S14:E2 - “Captains For Clean Water” (2019)
Daniel Andrews of Captains for Clean Water discusses the state of the Everglades.
S14:E11 - “Paddleboard Everglades” (2019)
Captains Tom & Rich try something new by using paddleboards in the Everglades to sneak up on Snook.
S14:E10 - “Yellowjacks Of Home” (2019)
Tom & Rich don't have to travel far for yellowjack & other desirable fish in the Middle Florida Keys
S14:E9 - “Blacktips By Spin And Fly” (2019)
Tom Rowland & Rich Tudor set out for a fish that always entertains: the acrobatic Blacktip Shark.
S14:E8 - “Snappers In The Mangroves” (2019)
Tom Rowland & Rich Tudor get back to the basics with a day of Snapper fishing around Florida Bay.
S14:E7 - “Ballyhoo Sprays” (2019)
Captain Tom Rowland and Captain Rich Tudor spend some time on the reefs in the Middle Florida Keys.
When I discovered that guiding anglers was actually a way to make a living, I dove in head first. My career started in Jackson, WY at Bressler Outfitters. I was the everything guy who was the lowest on the totem pole and called “The Swamper”. I did everything from changing bearings on trailers to taking firewood to camp. I also got to do some guiding when everyone else was full and when they weren’t it was up to me to go teach fly casting at local guest ranches to try to recruit some trips.
You know you are approaching the halfway mark to Key West when the Seven Mile Bridge approaches into view. If this is your first time visiting the Florida Keys, you will quickly notice stretches of unaccessible bridge close by. Built from the instruction of Henry Flagler, Flagler had designed a railway that transported people to Key West, known as the Overseas Railroad. Due to a hurricane in 1935, the railroad bridge was destroyed (now referred to as the Old Seven Mile Bridge) and a new bridge was built in it’s place in 1982 for automobile use only.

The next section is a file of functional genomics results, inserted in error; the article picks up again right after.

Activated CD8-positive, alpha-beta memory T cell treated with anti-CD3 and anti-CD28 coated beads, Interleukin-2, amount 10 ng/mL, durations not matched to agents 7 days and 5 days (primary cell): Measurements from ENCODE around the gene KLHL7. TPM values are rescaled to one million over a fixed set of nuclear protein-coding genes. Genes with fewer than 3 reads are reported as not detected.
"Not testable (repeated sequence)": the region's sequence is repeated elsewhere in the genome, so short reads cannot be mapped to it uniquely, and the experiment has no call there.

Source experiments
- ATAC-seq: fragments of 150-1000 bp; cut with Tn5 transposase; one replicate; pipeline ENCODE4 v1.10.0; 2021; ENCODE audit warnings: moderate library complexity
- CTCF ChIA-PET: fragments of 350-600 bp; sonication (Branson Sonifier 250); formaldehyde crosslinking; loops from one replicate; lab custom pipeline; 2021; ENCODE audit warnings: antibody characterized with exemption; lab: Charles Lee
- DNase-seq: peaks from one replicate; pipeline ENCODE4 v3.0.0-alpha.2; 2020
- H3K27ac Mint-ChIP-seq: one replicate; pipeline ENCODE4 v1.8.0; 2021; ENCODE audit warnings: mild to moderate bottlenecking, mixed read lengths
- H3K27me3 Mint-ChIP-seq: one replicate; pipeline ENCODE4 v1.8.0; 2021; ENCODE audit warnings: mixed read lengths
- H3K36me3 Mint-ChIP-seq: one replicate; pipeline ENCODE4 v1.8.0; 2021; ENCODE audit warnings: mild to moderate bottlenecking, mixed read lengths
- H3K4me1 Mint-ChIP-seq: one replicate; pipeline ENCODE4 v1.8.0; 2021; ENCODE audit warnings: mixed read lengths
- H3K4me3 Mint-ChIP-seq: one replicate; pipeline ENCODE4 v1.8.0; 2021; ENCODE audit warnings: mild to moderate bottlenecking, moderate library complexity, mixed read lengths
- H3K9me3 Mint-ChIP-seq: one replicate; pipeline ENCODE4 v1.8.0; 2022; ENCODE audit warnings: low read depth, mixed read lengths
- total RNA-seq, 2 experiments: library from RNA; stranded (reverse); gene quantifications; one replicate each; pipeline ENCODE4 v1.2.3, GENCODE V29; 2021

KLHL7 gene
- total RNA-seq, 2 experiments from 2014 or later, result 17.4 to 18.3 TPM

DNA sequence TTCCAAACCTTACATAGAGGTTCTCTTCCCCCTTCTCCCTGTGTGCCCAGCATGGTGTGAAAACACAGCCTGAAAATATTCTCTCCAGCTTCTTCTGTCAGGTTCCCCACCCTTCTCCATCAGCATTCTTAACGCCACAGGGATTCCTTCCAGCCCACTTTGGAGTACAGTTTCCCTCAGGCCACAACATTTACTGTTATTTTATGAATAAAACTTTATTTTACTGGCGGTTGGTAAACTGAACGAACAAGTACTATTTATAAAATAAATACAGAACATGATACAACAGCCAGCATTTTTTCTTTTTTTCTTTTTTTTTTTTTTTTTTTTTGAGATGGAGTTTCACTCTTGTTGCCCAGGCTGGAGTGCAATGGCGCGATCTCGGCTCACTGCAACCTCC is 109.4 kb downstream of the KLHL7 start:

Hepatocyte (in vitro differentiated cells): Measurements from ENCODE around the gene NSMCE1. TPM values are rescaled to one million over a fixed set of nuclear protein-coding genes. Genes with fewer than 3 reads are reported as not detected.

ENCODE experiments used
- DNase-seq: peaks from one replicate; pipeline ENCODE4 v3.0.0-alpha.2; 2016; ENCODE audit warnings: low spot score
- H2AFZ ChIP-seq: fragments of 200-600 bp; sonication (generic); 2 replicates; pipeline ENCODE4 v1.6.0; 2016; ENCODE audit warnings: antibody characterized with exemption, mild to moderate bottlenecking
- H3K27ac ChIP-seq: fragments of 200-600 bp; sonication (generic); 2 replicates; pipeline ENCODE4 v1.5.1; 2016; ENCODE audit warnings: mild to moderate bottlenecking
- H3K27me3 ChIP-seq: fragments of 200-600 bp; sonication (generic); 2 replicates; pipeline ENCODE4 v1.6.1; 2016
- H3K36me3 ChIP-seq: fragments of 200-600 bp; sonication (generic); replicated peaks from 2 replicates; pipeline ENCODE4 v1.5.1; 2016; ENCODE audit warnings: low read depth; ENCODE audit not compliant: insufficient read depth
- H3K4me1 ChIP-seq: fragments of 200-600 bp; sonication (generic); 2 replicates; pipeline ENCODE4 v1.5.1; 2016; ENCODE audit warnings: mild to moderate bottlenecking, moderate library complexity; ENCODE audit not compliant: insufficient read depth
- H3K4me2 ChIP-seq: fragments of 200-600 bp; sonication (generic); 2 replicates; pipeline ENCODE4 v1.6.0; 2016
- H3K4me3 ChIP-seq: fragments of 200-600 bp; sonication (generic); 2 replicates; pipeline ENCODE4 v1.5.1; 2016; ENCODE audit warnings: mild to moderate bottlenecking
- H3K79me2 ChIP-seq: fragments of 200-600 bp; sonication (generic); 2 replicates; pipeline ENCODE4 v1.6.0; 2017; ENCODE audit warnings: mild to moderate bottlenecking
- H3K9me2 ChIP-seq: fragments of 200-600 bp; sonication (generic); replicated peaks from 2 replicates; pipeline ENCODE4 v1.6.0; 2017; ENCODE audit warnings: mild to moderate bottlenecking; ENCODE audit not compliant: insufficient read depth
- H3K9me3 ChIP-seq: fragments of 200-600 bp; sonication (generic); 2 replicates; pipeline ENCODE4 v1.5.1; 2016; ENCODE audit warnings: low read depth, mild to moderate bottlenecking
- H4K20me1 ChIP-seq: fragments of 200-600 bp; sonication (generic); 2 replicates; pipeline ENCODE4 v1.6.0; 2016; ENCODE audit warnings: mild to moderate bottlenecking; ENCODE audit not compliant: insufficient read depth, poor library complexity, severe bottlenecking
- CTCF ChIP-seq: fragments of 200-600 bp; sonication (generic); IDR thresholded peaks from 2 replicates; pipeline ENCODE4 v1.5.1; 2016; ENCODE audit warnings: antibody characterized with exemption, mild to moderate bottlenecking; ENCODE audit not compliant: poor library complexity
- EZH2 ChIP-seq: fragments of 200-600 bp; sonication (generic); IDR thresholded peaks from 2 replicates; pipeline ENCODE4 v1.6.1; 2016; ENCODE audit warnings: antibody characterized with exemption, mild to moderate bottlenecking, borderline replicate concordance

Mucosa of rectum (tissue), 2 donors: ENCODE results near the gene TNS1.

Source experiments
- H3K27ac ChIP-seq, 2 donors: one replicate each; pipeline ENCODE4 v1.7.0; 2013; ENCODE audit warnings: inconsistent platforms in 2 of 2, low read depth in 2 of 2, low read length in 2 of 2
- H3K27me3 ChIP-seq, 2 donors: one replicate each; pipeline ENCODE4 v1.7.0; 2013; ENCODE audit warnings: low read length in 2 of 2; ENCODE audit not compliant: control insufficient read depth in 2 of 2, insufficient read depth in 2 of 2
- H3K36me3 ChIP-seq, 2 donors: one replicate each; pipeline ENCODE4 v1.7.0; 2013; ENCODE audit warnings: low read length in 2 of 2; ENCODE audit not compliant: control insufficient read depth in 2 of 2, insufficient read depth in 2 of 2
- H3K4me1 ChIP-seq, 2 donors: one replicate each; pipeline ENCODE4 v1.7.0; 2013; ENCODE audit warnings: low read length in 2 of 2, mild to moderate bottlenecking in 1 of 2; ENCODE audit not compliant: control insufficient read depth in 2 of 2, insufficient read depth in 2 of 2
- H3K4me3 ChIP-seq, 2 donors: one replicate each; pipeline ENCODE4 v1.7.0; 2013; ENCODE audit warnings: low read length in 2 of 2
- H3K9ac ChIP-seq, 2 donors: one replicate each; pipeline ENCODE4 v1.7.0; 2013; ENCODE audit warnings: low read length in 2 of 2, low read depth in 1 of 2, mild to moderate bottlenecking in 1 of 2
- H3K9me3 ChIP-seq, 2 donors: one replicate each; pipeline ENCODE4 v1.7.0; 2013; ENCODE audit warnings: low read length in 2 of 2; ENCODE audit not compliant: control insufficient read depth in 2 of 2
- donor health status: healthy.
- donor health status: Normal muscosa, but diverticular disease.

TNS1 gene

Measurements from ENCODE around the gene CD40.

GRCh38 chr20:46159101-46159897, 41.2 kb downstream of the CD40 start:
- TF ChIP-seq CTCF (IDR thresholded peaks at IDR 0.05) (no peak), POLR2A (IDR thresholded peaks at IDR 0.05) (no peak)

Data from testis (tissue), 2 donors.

Located on Duck Key, Hawks Cay Resort is a perfect location for fishing, sight-seeing, and diving. Only a mile away offshore, fishing at Hawks Cay is an easily accessible activity to do at the Florida Keys. Though there is a great variety out in the water, here are my top five favorite fish to catch near Hawks Cay:
Barracuda Tackle has a history of developing high quality fishing tackle, but in the the mid-1900’s they actually were manufacturing parts for the U.S. Navy. After the war ended, Barracuda Tackle picked up the fishing game and they began looking into cast nets.
Today, Barracuda is making the best and most innovative cast nets on the market. Not only do they come in custom colors, but they come with the easiest opening nets we have ever thrown, making these “Famous Fish Getters” our favorite.
In our world, a cast net is not only a necessity, but a crucial piece of equipment used day in and day out. We are constantly looking for the best, and we have found them. Whether inshore, offshore, big baits or small, Barracuda nets have a wide selection that allows us to have the perfect net for every situation.
If you are looking for a new net, give these guys a serious look.
Thats all for now,
Capts Tom & Rich
Glenn Housman of FMT (Florida Marine Tracks) shows how his product works on a Simrad unit in the Lower Florida Keys. This is significant because this is a very tricky path to run. It can be done under good tide conditions with good light, but the repercussions of being even slightly off track are serious.